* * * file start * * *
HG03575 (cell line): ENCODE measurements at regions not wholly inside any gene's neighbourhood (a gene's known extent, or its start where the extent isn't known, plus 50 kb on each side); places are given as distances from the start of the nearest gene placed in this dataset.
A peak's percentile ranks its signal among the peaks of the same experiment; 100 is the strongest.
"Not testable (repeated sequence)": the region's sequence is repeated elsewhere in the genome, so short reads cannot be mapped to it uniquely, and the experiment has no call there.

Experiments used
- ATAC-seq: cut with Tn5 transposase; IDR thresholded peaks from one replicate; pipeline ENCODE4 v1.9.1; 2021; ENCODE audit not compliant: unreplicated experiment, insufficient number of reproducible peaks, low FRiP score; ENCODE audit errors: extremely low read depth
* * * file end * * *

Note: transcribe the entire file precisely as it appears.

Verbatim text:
HG03575 (cell line): ENCODE measurements at regions not wholly inside any gene's neighbourhood (a gene's known extent, or its start where the extent isn't known, plus 50 kb on each side); places are given as distances from the start of the nearest gene placed in this dataset.
A peak's percentile ranks its signal among the peaks of the same experiment; 100 is the strongest.
"Not testable (repeated sequence)": the region's sequence is repeated elsewhere in the genome, so short reads cannot be mapped to it uniquely, and the experiment has no call there.

Experiments used
- ATAC-seq: cut with Tn5 transposase; IDR thresholded peaks from one replicate; pipeline ENCODE4 v1.9.1; 2021; ENCODE audit not compliant: unreplicated experiment, insufficient number of reproducible peaks, low FRiP score; ENCODE audit errors: extremely low read depth